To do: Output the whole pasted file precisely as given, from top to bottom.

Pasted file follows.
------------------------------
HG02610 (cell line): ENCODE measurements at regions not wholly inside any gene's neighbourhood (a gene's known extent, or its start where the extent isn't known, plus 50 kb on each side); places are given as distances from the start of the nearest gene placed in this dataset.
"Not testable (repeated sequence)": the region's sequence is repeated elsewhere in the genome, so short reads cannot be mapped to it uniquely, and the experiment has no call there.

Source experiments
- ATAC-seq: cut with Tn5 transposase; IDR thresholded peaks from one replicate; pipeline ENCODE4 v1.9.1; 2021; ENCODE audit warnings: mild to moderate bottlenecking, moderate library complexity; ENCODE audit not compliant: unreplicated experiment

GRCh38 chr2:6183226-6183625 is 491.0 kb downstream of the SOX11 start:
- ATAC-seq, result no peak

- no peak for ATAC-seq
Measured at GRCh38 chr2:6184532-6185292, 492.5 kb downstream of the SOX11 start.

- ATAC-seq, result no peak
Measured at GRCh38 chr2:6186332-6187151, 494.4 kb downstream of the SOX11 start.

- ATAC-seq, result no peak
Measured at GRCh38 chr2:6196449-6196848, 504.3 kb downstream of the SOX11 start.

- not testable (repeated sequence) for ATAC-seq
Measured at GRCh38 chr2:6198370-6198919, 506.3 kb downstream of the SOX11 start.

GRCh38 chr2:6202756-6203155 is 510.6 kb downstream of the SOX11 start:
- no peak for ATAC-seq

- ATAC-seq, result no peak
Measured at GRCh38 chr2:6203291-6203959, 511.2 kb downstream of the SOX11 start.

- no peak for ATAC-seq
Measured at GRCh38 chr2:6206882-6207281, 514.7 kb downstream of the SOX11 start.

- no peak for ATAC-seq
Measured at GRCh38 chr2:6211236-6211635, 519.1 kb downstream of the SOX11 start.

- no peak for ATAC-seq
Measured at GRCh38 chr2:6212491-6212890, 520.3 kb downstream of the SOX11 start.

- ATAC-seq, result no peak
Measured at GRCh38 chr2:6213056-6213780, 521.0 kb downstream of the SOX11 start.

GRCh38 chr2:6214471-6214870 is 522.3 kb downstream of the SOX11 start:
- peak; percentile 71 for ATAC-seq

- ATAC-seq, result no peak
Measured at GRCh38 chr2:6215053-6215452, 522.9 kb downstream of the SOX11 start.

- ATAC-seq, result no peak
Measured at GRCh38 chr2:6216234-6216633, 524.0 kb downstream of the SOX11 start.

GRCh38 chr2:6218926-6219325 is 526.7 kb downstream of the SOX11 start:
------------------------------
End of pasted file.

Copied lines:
HG02610 (cell line): ENCODE measurements at regions not wholly inside any gene's neighbourhood (a gene's known extent, or its start where the extent isn't known, plus 50 kb on each side); places are given as distances from the start of the nearest gene placed in this dataset.
"Not testable (repeated sequence)": the region's sequence is repeated elsewhere in the genome, so short reads cannot be mapped to it uniquely, and the experiment has no call there.

Source experiments
- ATAC-seq: cut with Tn5 transposase; IDR thresholded peaks from one replicate; pipeline ENCODE4 v1.9.1; 2021; ENCODE audit warnings: mild to moderate bottlenecking, moderate library complexity; ENCODE audit not compliant: unreplicated experiment

GRCh38 chr2:6183226-6183625 is 491.0 kb downstream of the SOX11 start:
- ATAC-seq, result no peak

- no peak for ATAC-seq
Measured at GRCh38 chr2:6184532-6185292, 492.5 kb downstream of the SOX11 start.

- ATAC-seq, result no peak
Measured at GRCh38 chr2:6186332-6187151, 494.4 kb downstream of the SOX11 start.

- ATAC-seq, result no peak
Measured at GRCh38 chr2:6196449-6196848, 504.3 kb downstream of the SOX11 start.

- not testable (repeated sequence) for ATAC-seq
Measured at GRCh38 chr2:6198370-6198919, 506.3 kb downstream of the SOX11 start.

GRCh38 chr2:6202756-6203155 is 510.6 kb downstream of the SOX11 start:
- no peak for ATAC-seq

- ATAC-seq, result no peak
Measured at GRCh38 chr2:6203291-6203959, 511.2 kb downstream of the SOX11 start.

- no peak for ATAC-seq
Measured at GRCh38 chr2:6206882-6207281, 514.7 kb downstream of the SOX11 start.

- no peak for ATAC-seq
Measured at GRCh38 chr2:6211236-6211635, 519.1 kb downstream of the SOX11 start.

- no peak for ATAC-seq
Measured at GRCh38 chr2:6212491-6212890, 520.3 kb downstream of the SOX11 start.

- ATAC-seq, result no peak
Measured at GRCh38 chr2:6213056-6213780, 521.0 kb downstream of the SOX11 start.

GRCh38 chr2:6214471-6214870 is 522.3 kb downstream of the SOX11 start:
- peak; percentile 71 for ATAC-seq

- ATAC-seq, result no peak
Measured at GRCh38 chr2:6215053-6215452, 522.9 kb downstream of the SOX11 start.

- ATAC-seq, result no peak
Measured at GRCh38 chr2:6216234-6216633, 524.0 kb downstream of the SOX11 start.

GRCh38 chr2:6218926-6219325 is 526.7 kb downstream of the SOX11 start: